911 calls reveal confusion about address in Staten Island fire that seriously injured nun

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Stacey Sager reports on what role the flawed 9-1-1 system may have played in delaying response to Spuyten Duyvil derailment last December. (WABC)

There are new questions about a fire on Staten Island, and whether confusion by a 9-1-1 operator about the convent's address cost critical seconds, and helped land a nun in the hospital.

The hydrants outside the historic convent stood idle, as the fire nearly destroyed the sanctuary where the nuns desperately called for help.


911 call 1

911 Operator: 911, where's the emergency?
Sister Denise: 8-50 Hyland Boulevard. It's an old convent. It's, there's a fire.
911 Operator: There's a fire at what address ma'am?
Sister Denise: 8-5-0 Hyland Boulevard...

As the fire raged, Sister Denise Martin was forced to give the 9-1-1 operator her address a dozen times, in two separate phone calls.


911 call 1, more

911 Operator: Ok ma'am, are you sure the building number is 8-5-0?
Sister Denise: Am I sure? It's eight five zero. That's the school. You have to go past the school, go around...make a right on Fingerboard and a right on Columbia...but please hurry 'cause it's coming.
911 Operator: Ok, uh, um...

Critics say the problem is that 9-1-1 operators are required to obtain basic information before passing the call on to local fire dispatchers.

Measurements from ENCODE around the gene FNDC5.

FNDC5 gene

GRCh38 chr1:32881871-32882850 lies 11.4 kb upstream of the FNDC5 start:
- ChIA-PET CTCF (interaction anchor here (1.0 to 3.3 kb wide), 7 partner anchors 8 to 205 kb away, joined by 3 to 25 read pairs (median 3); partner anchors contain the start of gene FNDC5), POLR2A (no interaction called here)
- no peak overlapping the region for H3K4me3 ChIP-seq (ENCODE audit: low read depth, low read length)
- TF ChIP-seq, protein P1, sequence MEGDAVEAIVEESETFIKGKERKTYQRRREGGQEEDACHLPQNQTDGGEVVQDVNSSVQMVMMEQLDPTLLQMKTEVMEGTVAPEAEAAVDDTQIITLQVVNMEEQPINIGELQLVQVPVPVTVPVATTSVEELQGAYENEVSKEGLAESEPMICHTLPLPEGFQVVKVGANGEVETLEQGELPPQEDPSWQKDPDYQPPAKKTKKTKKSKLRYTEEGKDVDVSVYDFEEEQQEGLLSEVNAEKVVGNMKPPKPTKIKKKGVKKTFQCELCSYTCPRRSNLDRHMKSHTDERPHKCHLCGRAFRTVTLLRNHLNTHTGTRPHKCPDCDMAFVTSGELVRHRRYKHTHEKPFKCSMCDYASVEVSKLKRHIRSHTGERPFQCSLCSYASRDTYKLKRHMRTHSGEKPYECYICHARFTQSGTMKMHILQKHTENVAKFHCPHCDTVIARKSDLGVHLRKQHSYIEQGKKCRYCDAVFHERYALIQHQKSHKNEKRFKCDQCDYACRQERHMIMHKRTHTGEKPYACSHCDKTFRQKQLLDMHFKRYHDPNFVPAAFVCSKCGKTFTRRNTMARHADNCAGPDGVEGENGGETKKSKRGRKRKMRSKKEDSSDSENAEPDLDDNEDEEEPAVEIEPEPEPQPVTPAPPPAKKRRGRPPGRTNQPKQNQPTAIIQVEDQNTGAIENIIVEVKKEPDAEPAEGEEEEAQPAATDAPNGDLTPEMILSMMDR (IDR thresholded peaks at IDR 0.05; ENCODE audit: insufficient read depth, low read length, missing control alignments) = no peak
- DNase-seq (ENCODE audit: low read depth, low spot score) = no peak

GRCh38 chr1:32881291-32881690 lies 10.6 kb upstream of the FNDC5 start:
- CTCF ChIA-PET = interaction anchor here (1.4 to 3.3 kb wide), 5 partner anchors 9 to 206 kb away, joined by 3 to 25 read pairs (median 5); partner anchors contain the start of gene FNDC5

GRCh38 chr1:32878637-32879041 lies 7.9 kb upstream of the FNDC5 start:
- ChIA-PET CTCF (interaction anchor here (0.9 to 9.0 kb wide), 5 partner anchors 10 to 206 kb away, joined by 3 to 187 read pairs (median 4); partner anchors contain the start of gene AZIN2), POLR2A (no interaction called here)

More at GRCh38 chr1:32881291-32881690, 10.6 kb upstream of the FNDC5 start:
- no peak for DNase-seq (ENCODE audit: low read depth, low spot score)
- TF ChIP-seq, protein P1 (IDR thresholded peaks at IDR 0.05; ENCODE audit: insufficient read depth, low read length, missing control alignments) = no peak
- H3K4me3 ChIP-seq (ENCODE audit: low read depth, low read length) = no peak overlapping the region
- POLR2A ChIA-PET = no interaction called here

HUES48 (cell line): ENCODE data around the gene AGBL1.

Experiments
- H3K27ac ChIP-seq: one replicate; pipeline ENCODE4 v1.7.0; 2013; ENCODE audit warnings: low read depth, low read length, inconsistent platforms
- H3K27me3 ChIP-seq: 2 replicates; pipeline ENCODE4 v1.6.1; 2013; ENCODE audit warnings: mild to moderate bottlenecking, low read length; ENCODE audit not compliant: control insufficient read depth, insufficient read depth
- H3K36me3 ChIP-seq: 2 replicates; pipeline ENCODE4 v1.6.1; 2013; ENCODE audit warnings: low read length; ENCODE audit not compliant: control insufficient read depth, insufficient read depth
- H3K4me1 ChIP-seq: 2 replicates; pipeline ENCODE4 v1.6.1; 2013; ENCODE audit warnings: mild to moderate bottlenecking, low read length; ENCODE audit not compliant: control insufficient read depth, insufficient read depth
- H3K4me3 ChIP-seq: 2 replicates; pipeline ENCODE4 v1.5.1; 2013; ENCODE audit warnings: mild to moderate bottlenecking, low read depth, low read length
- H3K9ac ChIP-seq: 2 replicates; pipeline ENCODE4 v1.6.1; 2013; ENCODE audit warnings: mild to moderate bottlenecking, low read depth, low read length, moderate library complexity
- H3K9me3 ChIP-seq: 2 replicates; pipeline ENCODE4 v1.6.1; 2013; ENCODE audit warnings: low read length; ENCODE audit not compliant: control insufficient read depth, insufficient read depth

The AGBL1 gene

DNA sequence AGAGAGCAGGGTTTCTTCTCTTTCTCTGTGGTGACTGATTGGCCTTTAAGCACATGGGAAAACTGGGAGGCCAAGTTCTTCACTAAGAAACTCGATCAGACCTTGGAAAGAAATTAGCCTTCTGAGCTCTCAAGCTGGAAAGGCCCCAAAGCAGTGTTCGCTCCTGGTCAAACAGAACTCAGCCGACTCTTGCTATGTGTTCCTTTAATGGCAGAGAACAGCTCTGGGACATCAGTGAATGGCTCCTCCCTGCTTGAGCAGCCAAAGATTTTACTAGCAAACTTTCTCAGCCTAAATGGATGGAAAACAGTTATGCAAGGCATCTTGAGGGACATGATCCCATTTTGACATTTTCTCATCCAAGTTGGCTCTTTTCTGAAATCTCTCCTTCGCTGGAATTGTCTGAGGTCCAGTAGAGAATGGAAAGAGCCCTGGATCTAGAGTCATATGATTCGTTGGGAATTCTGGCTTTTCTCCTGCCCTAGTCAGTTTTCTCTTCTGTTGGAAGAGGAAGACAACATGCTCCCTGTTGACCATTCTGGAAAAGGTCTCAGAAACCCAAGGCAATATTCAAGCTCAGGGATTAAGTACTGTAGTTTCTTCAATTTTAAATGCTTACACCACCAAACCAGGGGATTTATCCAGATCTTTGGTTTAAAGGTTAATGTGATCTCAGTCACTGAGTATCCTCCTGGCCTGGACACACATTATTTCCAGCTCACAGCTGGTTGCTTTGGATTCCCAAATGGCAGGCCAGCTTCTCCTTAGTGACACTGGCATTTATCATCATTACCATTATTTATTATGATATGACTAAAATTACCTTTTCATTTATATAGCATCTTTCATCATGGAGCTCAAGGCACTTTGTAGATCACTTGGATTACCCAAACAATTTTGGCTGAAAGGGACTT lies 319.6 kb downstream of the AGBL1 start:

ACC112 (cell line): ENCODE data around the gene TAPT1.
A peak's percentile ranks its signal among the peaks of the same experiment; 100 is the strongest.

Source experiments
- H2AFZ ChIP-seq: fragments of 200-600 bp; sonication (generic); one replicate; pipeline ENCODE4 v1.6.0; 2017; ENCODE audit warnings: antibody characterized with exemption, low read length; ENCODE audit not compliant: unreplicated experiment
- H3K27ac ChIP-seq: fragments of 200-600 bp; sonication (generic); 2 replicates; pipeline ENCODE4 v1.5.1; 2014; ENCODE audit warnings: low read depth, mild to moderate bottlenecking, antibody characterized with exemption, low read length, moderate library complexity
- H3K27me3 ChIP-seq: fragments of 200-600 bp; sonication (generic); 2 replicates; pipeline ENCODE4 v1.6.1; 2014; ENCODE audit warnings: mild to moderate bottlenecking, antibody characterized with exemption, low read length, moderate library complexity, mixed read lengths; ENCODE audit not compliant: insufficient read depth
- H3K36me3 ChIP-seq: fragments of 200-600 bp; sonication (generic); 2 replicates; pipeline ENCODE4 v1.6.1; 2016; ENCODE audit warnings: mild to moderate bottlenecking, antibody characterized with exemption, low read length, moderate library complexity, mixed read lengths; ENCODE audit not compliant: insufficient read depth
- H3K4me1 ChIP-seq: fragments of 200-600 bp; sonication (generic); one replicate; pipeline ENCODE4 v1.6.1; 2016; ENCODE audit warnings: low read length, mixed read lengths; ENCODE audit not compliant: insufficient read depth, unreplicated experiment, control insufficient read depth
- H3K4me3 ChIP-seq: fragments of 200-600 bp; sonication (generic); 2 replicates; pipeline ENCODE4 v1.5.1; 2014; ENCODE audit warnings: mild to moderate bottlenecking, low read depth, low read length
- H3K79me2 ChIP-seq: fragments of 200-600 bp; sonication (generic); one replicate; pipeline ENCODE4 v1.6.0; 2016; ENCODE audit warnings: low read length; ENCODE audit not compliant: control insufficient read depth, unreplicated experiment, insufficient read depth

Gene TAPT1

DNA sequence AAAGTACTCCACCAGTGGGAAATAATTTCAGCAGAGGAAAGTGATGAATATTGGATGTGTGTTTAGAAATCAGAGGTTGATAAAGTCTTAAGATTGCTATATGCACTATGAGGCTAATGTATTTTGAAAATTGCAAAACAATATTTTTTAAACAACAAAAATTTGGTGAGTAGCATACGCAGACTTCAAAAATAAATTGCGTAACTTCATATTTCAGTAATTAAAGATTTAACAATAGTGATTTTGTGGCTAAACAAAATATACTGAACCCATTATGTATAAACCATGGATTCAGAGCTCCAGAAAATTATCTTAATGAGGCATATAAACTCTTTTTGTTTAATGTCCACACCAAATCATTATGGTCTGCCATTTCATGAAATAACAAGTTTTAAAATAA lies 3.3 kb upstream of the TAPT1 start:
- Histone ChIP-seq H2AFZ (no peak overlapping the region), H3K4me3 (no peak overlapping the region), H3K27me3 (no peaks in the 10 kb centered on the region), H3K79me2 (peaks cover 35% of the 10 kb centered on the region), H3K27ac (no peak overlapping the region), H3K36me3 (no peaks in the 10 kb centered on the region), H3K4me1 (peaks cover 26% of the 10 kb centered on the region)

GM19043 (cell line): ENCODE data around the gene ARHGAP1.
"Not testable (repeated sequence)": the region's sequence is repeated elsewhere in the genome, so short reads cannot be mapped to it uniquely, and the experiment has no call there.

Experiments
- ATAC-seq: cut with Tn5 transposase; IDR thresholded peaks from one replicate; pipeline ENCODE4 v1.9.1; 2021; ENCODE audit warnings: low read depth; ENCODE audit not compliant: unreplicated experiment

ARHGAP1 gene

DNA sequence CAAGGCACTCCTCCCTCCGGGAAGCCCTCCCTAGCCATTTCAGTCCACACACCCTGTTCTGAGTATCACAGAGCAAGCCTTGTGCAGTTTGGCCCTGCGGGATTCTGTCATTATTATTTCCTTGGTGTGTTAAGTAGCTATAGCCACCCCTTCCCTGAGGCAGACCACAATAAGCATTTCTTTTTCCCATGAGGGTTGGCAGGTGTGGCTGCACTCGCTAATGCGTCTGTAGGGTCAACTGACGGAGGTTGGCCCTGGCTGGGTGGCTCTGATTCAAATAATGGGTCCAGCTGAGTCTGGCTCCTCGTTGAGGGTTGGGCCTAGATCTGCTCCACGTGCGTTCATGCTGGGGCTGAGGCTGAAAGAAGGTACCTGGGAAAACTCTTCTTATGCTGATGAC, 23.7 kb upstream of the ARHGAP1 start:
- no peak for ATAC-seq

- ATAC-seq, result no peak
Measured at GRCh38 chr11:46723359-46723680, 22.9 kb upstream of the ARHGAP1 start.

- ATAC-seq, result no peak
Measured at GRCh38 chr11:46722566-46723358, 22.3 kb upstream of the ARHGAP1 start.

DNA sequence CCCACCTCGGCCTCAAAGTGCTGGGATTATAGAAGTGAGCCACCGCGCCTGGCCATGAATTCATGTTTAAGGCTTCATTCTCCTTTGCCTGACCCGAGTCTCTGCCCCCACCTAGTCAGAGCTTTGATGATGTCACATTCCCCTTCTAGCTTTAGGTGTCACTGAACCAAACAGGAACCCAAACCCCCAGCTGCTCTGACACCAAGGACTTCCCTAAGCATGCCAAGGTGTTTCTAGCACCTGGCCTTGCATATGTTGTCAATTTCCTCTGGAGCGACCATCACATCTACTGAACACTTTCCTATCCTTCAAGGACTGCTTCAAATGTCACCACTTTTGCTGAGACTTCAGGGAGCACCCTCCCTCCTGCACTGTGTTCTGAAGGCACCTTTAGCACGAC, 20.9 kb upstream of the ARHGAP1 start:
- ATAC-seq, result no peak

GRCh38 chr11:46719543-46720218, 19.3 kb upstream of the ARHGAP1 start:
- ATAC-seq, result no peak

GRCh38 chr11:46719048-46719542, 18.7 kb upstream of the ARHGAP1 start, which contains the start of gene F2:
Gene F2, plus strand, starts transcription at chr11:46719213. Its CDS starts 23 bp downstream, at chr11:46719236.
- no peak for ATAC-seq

Faye Smith of the Uniformed Fire Dispatchers Benevolent Association said, "I'm from Staten Island, and as soon as I heard it I knew exactly what she was talking about, but that wasn't the case."

At one point Sister Regina Gegic (Gay-gitch) called 9-1-1 as she was about to jump from the burning building.

911 call 2
911 Operator: What are your cross streets ma'am? What two streets are you between?
Sister Regina: It's, uh, St. Joseph Hill Convent.
911 Operator: Is it a hospital ma'am or a school?
Sister Regina: School - uh, convent. Old convent. Because I'm trying to jump from that...
911 Operator: What floor...
Sister Regina: ...window.

Sister Regina suffered a broken back in the fall. The delay wasted nearly two and a half minutes.

Smith said that the delay made a difference in the outcome.

"The 9-1-1 operator certainly was trying to ascertain the correct location of the nun, but the fact that she wasn't familiar with Staten Island, it showed," said Smith.





Related Topics:
fire911 callstaten islandArrocharNew York City
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